Ted was sexually abused multiple times over about a three year period when he was a kid. His abuser used money and gifts both as a reward and a punishment in order to get what he wanted out of Ted. Slowly over the decades since that dark time, Ted has had to discover the ways in which he has brought pain to the lives of himself and others as a direct result of the damage done to him when he was young.
Coming to terms with his love/hate relationship with money over the years was a huge epiphany. Trust, especially in intimate relationships, was obviously another. Discovering and accepting the fact that his distorted outlook in those areas of life had brought a lot of pain to others, was a big deal.
That discovery is awareness; an important part of the process of overcoming all kinds of junk and obstacles to a better life. The next part of the process for Ted involved his acceptance that he doesn’t get a pass for causing pain in the lives of others just because someone caused him a great deal of pain. And neither do the rest of us.
We continue this series on making it (intellectually) easier to take responsibility by devoting the next few articles to discussing the benefits of habitually accepting responsibility for pain, in all of its forms, which we have caused.
Perhaps one of the least identified benefits of taking responsibility can be culled from research done in the area of human motivation. Countless studies have been commissioned to gain insight into what motivates humans to be driven to move toward a satisfying end result.
Years ago when psychologist Edward Deci was a graduate student of psychology, he conducted an experiment that has been widely written about ever since. He had two groups of college students play with a Soma; a seven piece puzzle that was hugely popular in the late sixties.
One group of students was paid for each puzzle they solved and the other wasn’t. Both groups were given a certain amount of time to configure the puzzle in as many different ways as they could. And both groups were informed, before the allotted time they had been given had actually expired, that they no longer needed to continue.
That is when the real experiment began. The students were observed to see what they would do after they were told that the project was finished. What he saw fascinated Deci, though his hypothesis predicted the divergent behavior the two groups would exhibit: the group that was paid to solve puzzles stopped working on the Soma as soon as the experiment – and the payment – ended. However, the group that wasn’t paid kept solving the puzzles even after the experiment was over.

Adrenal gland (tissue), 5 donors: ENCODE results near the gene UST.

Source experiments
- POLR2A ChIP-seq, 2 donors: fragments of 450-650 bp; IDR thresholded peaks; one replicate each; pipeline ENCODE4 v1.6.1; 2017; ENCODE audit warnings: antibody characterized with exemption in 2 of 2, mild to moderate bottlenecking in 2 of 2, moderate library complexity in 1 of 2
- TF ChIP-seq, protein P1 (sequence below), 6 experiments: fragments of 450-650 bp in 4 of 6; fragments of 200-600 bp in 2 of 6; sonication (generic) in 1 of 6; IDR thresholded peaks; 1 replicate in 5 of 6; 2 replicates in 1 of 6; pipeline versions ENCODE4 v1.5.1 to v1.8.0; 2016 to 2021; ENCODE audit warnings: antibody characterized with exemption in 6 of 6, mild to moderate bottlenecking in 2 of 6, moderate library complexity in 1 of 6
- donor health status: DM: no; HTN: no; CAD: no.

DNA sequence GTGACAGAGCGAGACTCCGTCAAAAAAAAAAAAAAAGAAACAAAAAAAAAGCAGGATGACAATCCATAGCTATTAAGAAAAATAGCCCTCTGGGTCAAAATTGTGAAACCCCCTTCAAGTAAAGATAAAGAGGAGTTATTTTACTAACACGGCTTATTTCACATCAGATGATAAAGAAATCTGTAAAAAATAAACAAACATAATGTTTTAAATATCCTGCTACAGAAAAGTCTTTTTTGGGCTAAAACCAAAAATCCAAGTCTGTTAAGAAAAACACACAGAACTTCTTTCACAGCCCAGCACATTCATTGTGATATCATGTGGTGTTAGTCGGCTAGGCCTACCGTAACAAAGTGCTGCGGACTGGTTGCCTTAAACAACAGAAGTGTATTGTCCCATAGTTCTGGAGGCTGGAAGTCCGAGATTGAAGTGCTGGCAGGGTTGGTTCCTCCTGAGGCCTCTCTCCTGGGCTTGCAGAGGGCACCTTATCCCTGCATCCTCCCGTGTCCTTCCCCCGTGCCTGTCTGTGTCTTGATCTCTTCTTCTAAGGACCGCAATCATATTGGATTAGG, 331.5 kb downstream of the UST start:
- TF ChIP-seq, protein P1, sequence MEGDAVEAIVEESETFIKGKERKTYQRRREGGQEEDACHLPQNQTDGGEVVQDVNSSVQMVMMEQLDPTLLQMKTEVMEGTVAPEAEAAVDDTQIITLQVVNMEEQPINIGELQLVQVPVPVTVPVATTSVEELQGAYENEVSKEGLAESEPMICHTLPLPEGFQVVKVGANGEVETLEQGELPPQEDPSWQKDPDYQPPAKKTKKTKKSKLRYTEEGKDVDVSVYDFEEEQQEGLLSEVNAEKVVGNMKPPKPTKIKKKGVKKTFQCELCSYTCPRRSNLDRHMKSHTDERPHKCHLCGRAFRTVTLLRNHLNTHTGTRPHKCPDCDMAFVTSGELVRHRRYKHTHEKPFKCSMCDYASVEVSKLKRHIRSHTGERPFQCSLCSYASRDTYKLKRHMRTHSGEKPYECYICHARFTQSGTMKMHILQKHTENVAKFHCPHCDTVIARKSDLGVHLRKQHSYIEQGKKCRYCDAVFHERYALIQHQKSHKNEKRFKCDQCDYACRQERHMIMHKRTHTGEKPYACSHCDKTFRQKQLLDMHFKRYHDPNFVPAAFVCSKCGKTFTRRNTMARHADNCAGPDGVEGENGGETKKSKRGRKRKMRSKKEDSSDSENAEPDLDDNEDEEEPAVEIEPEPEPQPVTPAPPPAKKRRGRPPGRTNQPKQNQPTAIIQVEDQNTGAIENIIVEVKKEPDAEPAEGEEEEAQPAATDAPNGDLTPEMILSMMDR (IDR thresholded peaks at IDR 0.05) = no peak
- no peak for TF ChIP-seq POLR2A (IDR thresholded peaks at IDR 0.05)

Why did that group keep going even though the experiment was supposedly over? Researchers say it was because they had found the puzzles intrinsically interesting.
For the “paid group”, being paid was their reason – their purpose – for working on the puzzles. But in the case of the “unpaid group”, the existence of the unfinished puzzles was their reason – a good enough reason – for continuing to work on the puzzles.
Based upon this experiment and others like it, the researchers concluded that what really motivates us has more to do with the intrinsic – things like finding satisfaction and meaning in what we’re doing – than extrinsic things like money and status.
According to author Ken Bain who wrote about the experiment in his book, What the Best College Teachers Do*, the group that had been paid to solve puzzles might have found the puzzles intrinsically interesting as well, but the monetary reward had virtually eliminated their intrinsic interest when the purpose of the project was distinctly described as being extrinsic.
What does this have to do with the benefits I can derive from being someone who gets good at taking personal responsibility? What does solving a puzzle just for the intrinsic satisfaction have to do with owning up to all my past failures?
Simple. I don’t like unfinished business. Neither do you. It gets in our craw. Despite the ways we distract ourselves and lie to ourselves, we do not like knowing we’ve caused pain. We don’t like the guilt and the shame and the sadness represented by frayed ends and things left undone. It is an unnecessary burden to carry forward in life.
When I choose not to accept my role in things gone wrong, I cannot just say to myself, ‘There. It’s done. That’s that. I am free.’ It doesn’t work that way. The human conscience was created in such a way as to not allow passing the buck without creating a cost. The person who does it is not free, notwithstanding the creative, sometimes angry attempts to deny, deflect and distract.
Even the most prideful person secretly longs for life’s loose ends to be resolved. Taking responsibility tends to do that… or at least is part of the path that leads to a satisfying resolution to unfinished business.
Benefit #1 of taking responsibility: it helps bring about a sense of internal peace.
*Source: Ken Bain, What the Best College Teachers Do, Harvard University Press, 2004, pages 32-33.